With the continued fluctuating dynamics of our political system, the non-stop media pundits are constantly analysing the positions of various politicians vying for power in the next administration. Some positions seem to remain unchanged, others are changing by the minute. Yet, despite all the musical chairs within parties, new political marriages and juicy break-ups, focus on some of the substantial issues remains, at best, cursory. Chief among the white elephants in this room is the education policy, at all levels, in all provinces, for all people.
Given the youth of our population, the financial burdens of our society, the inequalities in access and lack of a robust policy, it has never been more important or urgent to put education front and centre of all political debates, and more importantly, of our future development agenda. It is unfortunate that either education is not something our leaders are interested in talking about, or if they do venture into that territory, the discussion is shallow, devoid of details and is full of hyperbole. I believe that the people of Pakistan deserve better. It is time that we insist on a concrete policy and a clear vision.
I propose that we insist on a serious discussion on this topic and I suggest we do it soon. While I am interested in a healthy debate, there are two things I am not interested in. I do not care either about ‘gotcha’ moments or live-TV shouting matches. Given the lack of civility among our politicians in public forums, any live debate is going to derail from civility and have plenty of both the ‘gotcha’ moments and comedic shouting matches. To have a serious discussion on a serious topic, I propose that we give each leader a full and exclusive moderated platform and a clear opportunity to explain his or her policy. That said, the discourse still has to have clear and firm rules of engagement. I propose two basic rules to keep our focus on the issue that has taken the back seat for way too long. First, the party leader must not invoke stories of personal sacrifices, of years spent in jail and of martyrdom of party leaders and family members. While stories of sacrifice cannot be belittled, they are not an education policy. Secondly, blaming the opposition also cannot be offered in lieu of a plan to educate the society. We, the people, must demand details of the plan, not old rants or new insights about devious ways of previous governments to rob the country.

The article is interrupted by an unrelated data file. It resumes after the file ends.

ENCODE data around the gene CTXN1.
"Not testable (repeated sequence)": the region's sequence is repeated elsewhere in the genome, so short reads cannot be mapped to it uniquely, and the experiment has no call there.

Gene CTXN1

To lay out a level playing field for all, I say that we even give the questions ahead of time. Education policy should not, and cannot be crafted instantaneously. After all, it is a matter of our survival, not a quiz competition. So here are three simple questions that I would ask our leaders vying for power and claiming to offer the best Pakistan of tomorrow. Question 1: How will you ensure universal access to primary and secondary education to all Pakistanis, particularly to under-represented groups, including; girls, minorities and those living in low-income rural areas? Question 2: What is your vision of higher education and research in the country? How will you strengthen the university system and create a culture of research and innovation? What areas will you give preference? Question 3: And how exactly will you pay for all this?
Let us, for a change, insist on substance this time around on all matters pertaining to the education policy. Let us insist that blanket statements with buzz words like free education for all, one system from now on, Asian tiger in research, envy of the world etc., are backed up by concrete plans. Let us see the vision for our future and laud those who really care about education and call the bluff of all others who have nothing to offer.
This time around, let us insist on details. Since the devil, as we all know, may very well be lying there.
Published in The Express Tribune, February 2nd, 2012.
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